## Abstract

Herpes zoster arises from reactivation of the varicella–zoster virus (VZV), causing varicella in children. As reactivation occurs when cell-mediated immunity (CMI) declines, and there is evidence that re-exposure to VZV boosts CMI, mass varicella immunization might increase the zoster burden, at least for some decades. Fear of this natural zoster boom is the main reason for the paralysis of varicella immunization in Europe. We apply optimal control to a realistically parametrized age-structured model for VZV transmission and reactivation to investigate whether feasible varicella immunization paths that are optimal in controlling both varicella and zoster exist. We analyse the optimality system numerically focusing on the role of the cost functional, of the relative zoster–varicella cost and of the planning horizon length. We show that optimal programmes will mostly be unfeasible for public health owing to their complex temporal profiles. This complexity is the consequence of the intrinsically antagonistic nature of varicella immunization programmes when aiming to control both varicella and zoster. However, we show that gradually increasing—hence feasible—vaccination schedules can perform better than routine programmes with constant vaccine uptake. Finally, we show the optimal profiles of feasible programmes targeting mitigation of the post-immunization natural zoster boom with priority.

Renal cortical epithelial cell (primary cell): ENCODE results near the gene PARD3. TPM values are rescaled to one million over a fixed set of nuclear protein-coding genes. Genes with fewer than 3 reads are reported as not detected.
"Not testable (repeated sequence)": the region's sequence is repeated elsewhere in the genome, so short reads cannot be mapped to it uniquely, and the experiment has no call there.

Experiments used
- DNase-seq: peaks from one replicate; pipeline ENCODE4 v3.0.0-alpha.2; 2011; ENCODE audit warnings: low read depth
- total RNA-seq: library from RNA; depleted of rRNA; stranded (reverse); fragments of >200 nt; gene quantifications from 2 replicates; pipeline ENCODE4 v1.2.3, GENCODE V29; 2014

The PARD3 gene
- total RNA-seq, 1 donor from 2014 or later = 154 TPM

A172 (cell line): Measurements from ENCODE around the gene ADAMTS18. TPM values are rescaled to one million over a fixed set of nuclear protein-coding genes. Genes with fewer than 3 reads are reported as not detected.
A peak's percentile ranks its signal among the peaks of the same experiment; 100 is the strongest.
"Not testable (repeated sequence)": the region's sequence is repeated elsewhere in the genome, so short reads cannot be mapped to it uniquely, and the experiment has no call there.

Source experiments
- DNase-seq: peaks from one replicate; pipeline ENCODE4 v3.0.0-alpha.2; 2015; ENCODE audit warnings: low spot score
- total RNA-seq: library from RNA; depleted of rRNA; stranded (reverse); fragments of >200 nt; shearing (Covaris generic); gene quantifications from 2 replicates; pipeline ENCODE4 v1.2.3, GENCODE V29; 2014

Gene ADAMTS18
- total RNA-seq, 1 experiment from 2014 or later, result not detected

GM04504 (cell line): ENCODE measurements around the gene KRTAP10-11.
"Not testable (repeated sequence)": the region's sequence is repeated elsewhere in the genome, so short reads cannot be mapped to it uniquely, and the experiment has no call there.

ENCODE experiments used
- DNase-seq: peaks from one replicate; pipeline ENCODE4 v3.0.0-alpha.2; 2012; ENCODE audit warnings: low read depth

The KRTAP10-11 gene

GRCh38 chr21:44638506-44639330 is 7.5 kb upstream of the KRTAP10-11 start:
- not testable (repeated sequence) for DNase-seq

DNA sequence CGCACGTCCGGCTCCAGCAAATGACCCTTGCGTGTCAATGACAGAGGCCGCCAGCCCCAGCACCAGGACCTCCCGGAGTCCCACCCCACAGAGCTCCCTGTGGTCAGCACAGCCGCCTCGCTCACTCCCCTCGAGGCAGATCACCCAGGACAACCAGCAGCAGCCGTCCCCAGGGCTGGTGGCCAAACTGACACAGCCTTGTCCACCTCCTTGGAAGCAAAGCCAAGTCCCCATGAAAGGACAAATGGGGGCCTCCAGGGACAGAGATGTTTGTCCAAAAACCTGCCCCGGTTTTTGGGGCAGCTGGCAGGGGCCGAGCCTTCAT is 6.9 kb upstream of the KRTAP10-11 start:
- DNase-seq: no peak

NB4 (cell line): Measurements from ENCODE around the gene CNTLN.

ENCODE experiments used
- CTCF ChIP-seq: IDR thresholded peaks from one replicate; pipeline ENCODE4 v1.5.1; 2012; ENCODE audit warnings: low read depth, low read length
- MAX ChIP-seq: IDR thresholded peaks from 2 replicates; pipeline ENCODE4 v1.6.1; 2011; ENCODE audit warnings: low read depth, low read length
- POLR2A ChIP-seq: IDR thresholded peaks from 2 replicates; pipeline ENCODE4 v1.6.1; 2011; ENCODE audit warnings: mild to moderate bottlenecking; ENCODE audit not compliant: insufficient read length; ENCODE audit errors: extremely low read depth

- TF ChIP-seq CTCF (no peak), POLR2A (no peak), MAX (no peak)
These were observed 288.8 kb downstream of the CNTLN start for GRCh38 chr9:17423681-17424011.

## 1. Introduction